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Learning from Past Mistakes – Robbie Povey ahead of Canada’s Chile Encounters

Written by Joe Harvey | Photo by Davey Wilson

When Canada were beaten by the USA in Denver just over three weeks ago, it made the team’s road to reaching the Rugby World Cup a little harder.

Having beaten the Eagles in Newfoundland the weekend prior, the 38-16 a weekend later meant a 59-50 aggregate loss and a two-leg encounter with Chile at the start of October.

A win across these two games is vital in order to progress to the Americas 2 Qualifier, where the team will face either the USA or Uruguay, depending on who loses those two encounters.

In contrast, the USA Eagles’ path is much clearer, with back-to-back aggregate victory meaning automatic qualification for the 2023 Rugby World Cup in France.

Canada host Chile this weekend in Langford and Houston SaberCats’ fly-half Robbie Povey spoke to about the importance of the next two weeks and the development of Kingsley Jones’ Canada.


Losing on aggregate to Gary Gold’s USA would have no doubt been a bitter pill to swallow for the Canadians. 

Beating their North American rivals for the first time in eight years in the first leg, going into the second encounter with a 13-point advantage, the Eagles made seven changes for the second game, eventually winning the two clashes with an advantage of nine.

Now, with their games against Chile approaching, Povey is hopeful that he and his international colleagues can learn from the dismay of their last game.

“I think we weathered the storm pretty well for the first 20 minutes (in Denver) and then after that we let the game get away from us,” Povey told MLR.

“We were quite sloppy, didn’t take our opportunities and failed to execute under pressure, especially when the States were playing quite well, so that was really disappointing from our end.

“We are hoping to take those learnings into the next few games and make sure that when we get another opportunity like that, we learn the lessons and get the job done next time.”


When Robbie Povey took to the field against Wales at the start of the July, it brought a three year wait for his fifth cap to an end. 

Having won his first cap against Chile in 2017, it was only after a full season in MLR that the 25-year-old was offered another chance at international rugby.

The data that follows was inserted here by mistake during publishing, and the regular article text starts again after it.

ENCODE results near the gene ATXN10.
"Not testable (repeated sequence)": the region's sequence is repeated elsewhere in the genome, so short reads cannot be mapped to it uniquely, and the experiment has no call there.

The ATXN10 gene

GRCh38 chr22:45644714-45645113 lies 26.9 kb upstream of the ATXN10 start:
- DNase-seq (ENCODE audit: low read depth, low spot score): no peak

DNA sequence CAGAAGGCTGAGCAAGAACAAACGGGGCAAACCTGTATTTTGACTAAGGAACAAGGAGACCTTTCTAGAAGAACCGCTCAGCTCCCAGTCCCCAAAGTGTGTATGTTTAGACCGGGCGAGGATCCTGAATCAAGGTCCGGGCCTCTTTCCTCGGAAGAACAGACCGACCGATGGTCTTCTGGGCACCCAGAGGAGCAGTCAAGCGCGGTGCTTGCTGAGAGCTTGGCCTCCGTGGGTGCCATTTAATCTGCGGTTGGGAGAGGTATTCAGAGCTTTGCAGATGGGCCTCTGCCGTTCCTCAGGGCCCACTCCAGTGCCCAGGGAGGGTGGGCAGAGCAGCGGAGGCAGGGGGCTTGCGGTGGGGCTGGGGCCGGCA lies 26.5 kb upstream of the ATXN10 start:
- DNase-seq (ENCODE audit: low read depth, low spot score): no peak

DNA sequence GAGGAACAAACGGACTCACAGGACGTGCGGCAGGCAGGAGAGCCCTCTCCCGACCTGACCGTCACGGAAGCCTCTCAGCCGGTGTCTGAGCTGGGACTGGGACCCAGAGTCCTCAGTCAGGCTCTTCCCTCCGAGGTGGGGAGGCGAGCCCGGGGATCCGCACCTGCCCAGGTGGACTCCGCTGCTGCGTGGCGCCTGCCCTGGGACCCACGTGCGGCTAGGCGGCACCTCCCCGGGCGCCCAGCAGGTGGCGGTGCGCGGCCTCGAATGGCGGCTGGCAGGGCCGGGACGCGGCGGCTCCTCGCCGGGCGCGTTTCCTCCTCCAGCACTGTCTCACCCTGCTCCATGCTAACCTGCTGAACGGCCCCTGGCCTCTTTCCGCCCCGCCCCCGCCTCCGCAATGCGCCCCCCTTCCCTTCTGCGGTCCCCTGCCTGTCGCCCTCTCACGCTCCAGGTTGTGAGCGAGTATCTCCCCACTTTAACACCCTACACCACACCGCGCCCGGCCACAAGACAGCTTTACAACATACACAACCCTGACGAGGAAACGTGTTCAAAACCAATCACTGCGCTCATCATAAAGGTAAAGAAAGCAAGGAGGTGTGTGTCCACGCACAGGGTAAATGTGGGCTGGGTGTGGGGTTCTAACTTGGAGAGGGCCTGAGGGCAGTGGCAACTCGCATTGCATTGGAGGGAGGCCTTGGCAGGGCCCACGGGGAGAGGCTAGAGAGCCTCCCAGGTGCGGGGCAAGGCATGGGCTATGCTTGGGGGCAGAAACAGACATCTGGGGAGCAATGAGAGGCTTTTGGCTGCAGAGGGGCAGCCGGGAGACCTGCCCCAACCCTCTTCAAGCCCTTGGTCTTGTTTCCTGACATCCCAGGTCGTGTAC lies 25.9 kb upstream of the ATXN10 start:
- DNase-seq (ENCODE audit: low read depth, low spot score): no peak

Photo by Brian Jackson

“I was playing a decent level back in England, but you don’t get the same opportunities (as playing in MLR),” Povey said. “It was hard to be involved in games when Canada coaches are overseas and thinking about other games more.

“I can send all the footage I can but playing in MLR and being able to play every week, getting regular rugby after Covid, was really enjoyable.”

Born and raised in England, Povey qualifies for Canada through his Montreal-born mother, his career so far seeing him represent the Prairie Wolf Pack in the Canadian Rugby Championship, Coventry in the England Premiership, Sale FC in National One, as well as the senior academy sides of English Premiership sides Northampton Saints and Leicester Tigers.

Moving to Utah Warriors for the 2020 season, Povey played in four games before the league season was called off as a result of Covid-19.

Playing 12 games for Houston SaberCats in 2021, after being traded to the AVEVA Stadium during the offseason for draft capital, Povey was often in competition with all-time MLR points scorer Sam Windsor to start in the fly-half jersey.

Photo by Davey Wilson

As it went, the two would often combine from the start, Povey says that the competition at club level helped push him on a weekly basis to improve.

“You always want people around that are going to push you and help make you a better player,” Povey said on his relationship with Windsor. “Obviously I knew about Sam before I came over, with what he has done in the league and what a good player he is.

“Having Sam challenge me and getting different thoughts on different aspects of the game, and how it ended up with us both playing, it was a really positive experience.”


Currently at Bear Mountain resort in Victoria, British Columbia, Povey and his teammates are training hard in order to realize their Rugby World Cup dreams. 

It is on the whole a largely new group of players that Kingsley Jones has at his disposal, with 14 players having been capped since the start of July alone. 

“There are so many young guys, I have just turned 25 and I am almost one of the older ones out of half of the guys here,” Povey said. It is great to have that youth and enthusiasm and guys wanting to learn and get better. 

“Having that energy on and off the field makes for a really good team environment that you want to be a part of; you want to contribute and you want to take it as far as you can.”

Developing with every training session and every game alongside one another, Povey says that he and his Canada teammates need to focus on everything they have been working on in camp in order to be successful in these next two weeks against Chile.

“We have spoken a lot about trust and taking the responsibility and accountability within yourself to make sure that we stick to our processes, stick to our systems and don’t start double guessing ourselves,” Povey explained. 

“I think if we really stick to that and our processes, we have got the ability to play some really good rugby, which we have definitely seen at times in our past few games.

“It is a matter of making sure that we play that good rugby more regularly. I think that if we can do that, then hopefully we can put a good couple of performances on the pitch.”

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